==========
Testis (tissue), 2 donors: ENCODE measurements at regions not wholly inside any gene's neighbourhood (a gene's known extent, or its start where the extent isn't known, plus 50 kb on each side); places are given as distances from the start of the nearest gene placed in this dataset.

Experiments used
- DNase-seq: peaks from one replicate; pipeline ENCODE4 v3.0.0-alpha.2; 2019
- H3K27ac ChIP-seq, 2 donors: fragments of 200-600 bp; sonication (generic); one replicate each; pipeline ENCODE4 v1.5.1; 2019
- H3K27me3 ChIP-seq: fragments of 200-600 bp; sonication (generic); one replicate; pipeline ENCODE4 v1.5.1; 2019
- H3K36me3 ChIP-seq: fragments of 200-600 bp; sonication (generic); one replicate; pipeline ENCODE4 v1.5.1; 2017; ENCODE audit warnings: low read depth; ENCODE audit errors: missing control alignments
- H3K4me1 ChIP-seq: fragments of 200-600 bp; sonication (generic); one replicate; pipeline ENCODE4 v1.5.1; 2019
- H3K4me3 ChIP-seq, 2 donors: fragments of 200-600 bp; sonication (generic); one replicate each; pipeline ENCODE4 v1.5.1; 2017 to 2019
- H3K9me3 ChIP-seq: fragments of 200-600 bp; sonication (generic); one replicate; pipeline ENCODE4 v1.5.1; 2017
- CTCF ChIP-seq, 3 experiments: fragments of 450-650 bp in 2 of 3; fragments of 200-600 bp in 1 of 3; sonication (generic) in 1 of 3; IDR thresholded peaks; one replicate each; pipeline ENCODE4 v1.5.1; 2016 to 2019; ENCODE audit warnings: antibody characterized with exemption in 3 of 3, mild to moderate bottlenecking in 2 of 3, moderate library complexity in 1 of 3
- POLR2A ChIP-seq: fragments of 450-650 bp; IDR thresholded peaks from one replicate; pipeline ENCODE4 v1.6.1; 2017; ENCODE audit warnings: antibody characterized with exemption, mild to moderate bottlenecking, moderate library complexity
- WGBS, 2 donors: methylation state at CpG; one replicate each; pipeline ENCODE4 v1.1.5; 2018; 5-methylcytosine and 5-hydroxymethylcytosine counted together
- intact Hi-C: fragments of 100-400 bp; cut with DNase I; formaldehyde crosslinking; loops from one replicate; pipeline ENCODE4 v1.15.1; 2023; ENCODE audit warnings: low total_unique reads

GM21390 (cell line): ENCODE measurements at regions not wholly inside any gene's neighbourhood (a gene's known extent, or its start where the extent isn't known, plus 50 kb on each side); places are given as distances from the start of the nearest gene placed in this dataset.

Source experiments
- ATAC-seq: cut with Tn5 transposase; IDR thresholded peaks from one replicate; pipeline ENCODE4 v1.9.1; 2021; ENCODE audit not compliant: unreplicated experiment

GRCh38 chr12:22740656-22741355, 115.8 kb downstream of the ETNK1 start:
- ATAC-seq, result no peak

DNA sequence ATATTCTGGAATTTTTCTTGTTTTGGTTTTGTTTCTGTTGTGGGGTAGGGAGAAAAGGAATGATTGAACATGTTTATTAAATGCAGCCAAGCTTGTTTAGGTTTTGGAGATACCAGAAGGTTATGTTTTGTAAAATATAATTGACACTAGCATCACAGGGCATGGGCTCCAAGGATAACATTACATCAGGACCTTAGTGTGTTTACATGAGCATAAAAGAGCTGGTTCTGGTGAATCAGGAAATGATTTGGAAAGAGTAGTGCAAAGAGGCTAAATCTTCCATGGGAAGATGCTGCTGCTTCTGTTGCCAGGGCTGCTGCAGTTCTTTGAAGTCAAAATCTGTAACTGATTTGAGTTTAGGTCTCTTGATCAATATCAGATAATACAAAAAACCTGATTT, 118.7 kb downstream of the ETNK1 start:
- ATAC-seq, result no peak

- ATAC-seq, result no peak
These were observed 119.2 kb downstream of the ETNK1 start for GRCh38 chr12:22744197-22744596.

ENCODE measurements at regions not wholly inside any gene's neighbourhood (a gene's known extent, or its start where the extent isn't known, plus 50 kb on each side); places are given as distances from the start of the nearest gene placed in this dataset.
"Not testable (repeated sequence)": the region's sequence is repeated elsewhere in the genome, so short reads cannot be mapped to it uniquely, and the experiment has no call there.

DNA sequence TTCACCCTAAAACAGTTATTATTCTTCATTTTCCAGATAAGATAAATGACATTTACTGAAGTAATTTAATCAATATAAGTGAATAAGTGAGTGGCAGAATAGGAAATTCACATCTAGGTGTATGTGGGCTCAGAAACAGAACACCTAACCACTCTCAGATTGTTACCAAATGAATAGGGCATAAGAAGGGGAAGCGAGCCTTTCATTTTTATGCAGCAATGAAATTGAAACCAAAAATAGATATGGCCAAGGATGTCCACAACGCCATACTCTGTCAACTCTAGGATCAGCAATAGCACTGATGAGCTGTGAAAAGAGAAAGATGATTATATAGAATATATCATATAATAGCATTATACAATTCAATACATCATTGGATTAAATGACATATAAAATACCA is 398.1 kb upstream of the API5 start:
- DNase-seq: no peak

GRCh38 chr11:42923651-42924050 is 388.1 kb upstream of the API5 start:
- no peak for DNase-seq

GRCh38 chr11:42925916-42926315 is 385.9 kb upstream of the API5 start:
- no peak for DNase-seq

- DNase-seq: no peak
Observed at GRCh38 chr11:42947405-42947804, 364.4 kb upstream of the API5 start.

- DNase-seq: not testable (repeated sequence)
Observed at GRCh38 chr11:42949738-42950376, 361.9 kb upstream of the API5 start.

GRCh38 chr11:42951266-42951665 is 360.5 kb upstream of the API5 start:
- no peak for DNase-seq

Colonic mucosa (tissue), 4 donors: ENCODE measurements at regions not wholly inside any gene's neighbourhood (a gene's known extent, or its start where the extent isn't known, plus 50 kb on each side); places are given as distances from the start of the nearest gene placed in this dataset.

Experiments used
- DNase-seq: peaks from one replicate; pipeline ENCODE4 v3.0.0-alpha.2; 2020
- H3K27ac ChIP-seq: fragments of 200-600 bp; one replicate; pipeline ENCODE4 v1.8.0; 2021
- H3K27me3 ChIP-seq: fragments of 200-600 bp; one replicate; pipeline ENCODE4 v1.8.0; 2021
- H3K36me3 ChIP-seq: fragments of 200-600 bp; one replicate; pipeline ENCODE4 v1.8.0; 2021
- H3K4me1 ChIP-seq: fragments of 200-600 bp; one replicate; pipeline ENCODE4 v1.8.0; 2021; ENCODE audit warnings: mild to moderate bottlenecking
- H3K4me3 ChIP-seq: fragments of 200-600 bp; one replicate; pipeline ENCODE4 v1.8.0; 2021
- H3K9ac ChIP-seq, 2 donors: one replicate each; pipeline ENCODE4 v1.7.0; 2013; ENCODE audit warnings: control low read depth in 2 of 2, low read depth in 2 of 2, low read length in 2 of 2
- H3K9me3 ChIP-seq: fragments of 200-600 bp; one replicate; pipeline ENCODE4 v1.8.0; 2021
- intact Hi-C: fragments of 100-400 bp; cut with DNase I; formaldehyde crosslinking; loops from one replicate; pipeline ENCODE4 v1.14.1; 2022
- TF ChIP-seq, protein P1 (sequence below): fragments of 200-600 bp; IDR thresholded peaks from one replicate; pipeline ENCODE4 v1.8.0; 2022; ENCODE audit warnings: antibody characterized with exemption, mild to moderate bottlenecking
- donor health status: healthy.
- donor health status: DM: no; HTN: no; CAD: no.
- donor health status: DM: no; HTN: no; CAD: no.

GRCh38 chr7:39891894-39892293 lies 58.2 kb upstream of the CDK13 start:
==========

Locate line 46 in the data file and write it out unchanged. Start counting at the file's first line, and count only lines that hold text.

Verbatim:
- H3K9me3 ChIP-seq: fragments of 200-600 bp; one replicate; pipeline ENCODE4 v1.8.0; 2021